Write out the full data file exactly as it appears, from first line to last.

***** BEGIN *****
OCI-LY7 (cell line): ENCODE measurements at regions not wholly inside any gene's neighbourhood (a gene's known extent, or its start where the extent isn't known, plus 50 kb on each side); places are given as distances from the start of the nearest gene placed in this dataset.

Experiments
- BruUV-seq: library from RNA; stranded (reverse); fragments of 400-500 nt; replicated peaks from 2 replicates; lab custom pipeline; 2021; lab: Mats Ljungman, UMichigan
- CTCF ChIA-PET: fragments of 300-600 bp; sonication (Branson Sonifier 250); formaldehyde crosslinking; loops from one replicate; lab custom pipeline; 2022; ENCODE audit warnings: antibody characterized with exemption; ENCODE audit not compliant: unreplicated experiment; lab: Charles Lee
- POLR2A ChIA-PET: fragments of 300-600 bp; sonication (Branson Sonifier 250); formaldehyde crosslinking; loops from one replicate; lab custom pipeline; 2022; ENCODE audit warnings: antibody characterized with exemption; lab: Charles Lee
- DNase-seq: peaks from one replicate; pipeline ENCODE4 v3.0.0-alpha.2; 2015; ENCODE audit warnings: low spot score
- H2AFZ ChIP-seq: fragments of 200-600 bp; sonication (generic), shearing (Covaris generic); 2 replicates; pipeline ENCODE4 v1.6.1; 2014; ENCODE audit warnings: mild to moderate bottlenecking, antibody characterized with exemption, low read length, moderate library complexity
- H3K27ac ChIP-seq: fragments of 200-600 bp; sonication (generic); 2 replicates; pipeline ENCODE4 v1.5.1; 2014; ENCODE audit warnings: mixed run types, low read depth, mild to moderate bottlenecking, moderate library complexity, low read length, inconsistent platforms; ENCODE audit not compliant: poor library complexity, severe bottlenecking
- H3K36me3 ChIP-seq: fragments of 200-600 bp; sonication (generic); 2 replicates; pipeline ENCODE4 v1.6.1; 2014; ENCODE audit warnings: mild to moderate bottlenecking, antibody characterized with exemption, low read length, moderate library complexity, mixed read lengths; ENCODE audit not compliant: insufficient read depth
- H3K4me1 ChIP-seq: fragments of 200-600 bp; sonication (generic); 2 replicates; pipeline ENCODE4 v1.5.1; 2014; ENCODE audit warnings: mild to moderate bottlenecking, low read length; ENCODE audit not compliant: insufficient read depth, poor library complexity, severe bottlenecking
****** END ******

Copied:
OCI-LY7 (cell line): ENCODE measurements at regions not wholly inside any gene's neighbourhood (a gene's known extent, or its start where the extent isn't known, plus 50 kb on each side); places are given as distances from the start of the nearest gene placed in this dataset.

Experiments
- BruUV-seq: library from RNA; stranded (reverse); fragments of 400-500 nt; replicated peaks from 2 replicates; lab custom pipeline; 2021; lab: Mats Ljungman, UMichigan
- CTCF ChIA-PET: fragments of 300-600 bp; sonication (Branson Sonifier 250); formaldehyde crosslinking; loops from one replicate; lab custom pipeline; 2022; ENCODE audit warnings: antibody characterized with exemption; ENCODE audit not compliant: unreplicated experiment; lab: Charles Lee
- POLR2A ChIA-PET: fragments of 300-600 bp; sonication (Branson Sonifier 250); formaldehyde crosslinking; loops from one replicate; lab custom pipeline; 2022; ENCODE audit warnings: antibody characterized with exemption; lab: Charles Lee
- DNase-seq: peaks from one replicate; pipeline ENCODE4 v3.0.0-alpha.2; 2015; ENCODE audit warnings: low spot score
- H2AFZ ChIP-seq: fragments of 200-600 bp; sonication (generic), shearing (Covaris generic); 2 replicates; pipeline ENCODE4 v1.6.1; 2014; ENCODE audit warnings: mild to moderate bottlenecking, antibody characterized with exemption, low read length, moderate library complexity
- H3K27ac ChIP-seq: fragments of 200-600 bp; sonication (generic); 2 replicates; pipeline ENCODE4 v1.5.1; 2014; ENCODE audit warnings: mixed run types, low read depth, mild to moderate bottlenecking, moderate library complexity, low read length, inconsistent platforms; ENCODE audit not compliant: poor library complexity, severe bottlenecking
- H3K36me3 ChIP-seq: fragments of 200-600 bp; sonication (generic); 2 replicates; pipeline ENCODE4 v1.6.1; 2014; ENCODE audit warnings: mild to moderate bottlenecking, antibody characterized with exemption, low read length, moderate library complexity, mixed read lengths; ENCODE audit not compliant: insufficient read depth
- H3K4me1 ChIP-seq: fragments of 200-600 bp; sonication (generic); 2 replicates; pipeline ENCODE4 v1.5.1; 2014; ENCODE audit warnings: mild to moderate bottlenecking, low read length; ENCODE audit not compliant: insufficient read depth, poor library complexity, severe bottlenecking